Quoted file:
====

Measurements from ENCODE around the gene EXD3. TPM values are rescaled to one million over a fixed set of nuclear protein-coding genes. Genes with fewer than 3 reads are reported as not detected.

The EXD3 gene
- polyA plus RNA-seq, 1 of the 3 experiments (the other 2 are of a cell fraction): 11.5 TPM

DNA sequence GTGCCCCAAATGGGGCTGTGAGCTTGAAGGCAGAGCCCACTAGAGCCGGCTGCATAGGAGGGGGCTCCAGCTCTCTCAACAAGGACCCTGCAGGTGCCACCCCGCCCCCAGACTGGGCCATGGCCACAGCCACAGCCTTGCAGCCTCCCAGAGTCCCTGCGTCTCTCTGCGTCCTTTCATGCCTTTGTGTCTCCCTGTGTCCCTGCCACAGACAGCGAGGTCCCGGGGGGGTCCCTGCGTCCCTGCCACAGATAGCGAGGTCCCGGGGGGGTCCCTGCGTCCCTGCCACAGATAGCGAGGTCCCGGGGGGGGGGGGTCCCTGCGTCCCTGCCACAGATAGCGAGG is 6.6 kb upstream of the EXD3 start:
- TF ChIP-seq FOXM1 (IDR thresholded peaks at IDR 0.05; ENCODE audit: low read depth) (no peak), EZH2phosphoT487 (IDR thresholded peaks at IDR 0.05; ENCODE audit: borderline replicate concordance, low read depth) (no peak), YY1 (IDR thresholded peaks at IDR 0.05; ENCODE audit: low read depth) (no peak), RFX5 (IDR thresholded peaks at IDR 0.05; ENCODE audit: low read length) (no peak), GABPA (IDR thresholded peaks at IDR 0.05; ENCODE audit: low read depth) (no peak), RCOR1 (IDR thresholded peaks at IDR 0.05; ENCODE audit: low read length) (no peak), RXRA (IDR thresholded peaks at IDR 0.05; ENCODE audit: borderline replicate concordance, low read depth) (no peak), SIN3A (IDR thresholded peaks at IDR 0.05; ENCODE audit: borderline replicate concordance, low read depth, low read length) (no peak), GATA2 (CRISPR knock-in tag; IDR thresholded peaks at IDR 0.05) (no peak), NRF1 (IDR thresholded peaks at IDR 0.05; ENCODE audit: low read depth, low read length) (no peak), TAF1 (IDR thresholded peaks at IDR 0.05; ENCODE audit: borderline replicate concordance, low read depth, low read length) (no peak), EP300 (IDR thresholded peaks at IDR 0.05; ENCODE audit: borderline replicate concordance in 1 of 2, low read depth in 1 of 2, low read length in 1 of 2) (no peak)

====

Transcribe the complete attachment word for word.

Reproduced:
Measurements from ENCODE around the gene EXD3. TPM values are rescaled to one million over a fixed set of nuclear protein-coding genes. Genes with fewer than 3 reads are reported as not detected.

The EXD3 gene
- polyA plus RNA-seq, 1 of the 3 experiments (the other 2 are of a cell fraction): 11.5 TPM

DNA sequence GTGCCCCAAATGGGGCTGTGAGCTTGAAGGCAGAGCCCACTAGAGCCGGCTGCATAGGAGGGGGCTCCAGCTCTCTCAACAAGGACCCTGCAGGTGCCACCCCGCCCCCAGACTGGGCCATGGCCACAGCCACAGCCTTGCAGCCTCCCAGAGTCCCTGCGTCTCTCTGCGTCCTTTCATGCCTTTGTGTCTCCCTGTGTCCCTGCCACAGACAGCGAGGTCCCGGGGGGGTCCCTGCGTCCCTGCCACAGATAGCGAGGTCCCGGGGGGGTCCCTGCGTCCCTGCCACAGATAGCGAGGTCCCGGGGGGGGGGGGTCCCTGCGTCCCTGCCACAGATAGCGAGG is 6.6 kb upstream of the EXD3 start:
- TF ChIP-seq FOXM1 (IDR thresholded peaks at IDR 0.05; ENCODE audit: low read depth) (no peak), EZH2phosphoT487 (IDR thresholded peaks at IDR 0.05; ENCODE audit: borderline replicate concordance, low read depth) (no peak), YY1 (IDR thresholded peaks at IDR 0.05; ENCODE audit: low read depth) (no peak), RFX5 (IDR thresholded peaks at IDR 0.05; ENCODE audit: low read length) (no peak), GABPA (IDR thresholded peaks at IDR 0.05; ENCODE audit: low read depth) (no peak), RCOR1 (IDR thresholded peaks at IDR 0.05; ENCODE audit: low read length) (no peak), RXRA (IDR thresholded peaks at IDR 0.05; ENCODE audit: borderline replicate concordance, low read depth) (no peak), SIN3A (IDR thresholded peaks at IDR 0.05; ENCODE audit: borderline replicate concordance, low read depth, low read length) (no peak), GATA2 (CRISPR knock-in tag; IDR thresholded peaks at IDR 0.05) (no peak), NRF1 (IDR thresholded peaks at IDR 0.05; ENCODE audit: low read depth, low read length) (no peak), TAF1 (IDR thresholded peaks at IDR 0.05; ENCODE audit: borderline replicate concordance, low read depth, low read length) (no peak), EP300 (IDR thresholded peaks at IDR 0.05; ENCODE audit: borderline replicate concordance in 1 of 2, low read depth in 1 of 2, low read length in 1 of 2) (no peak)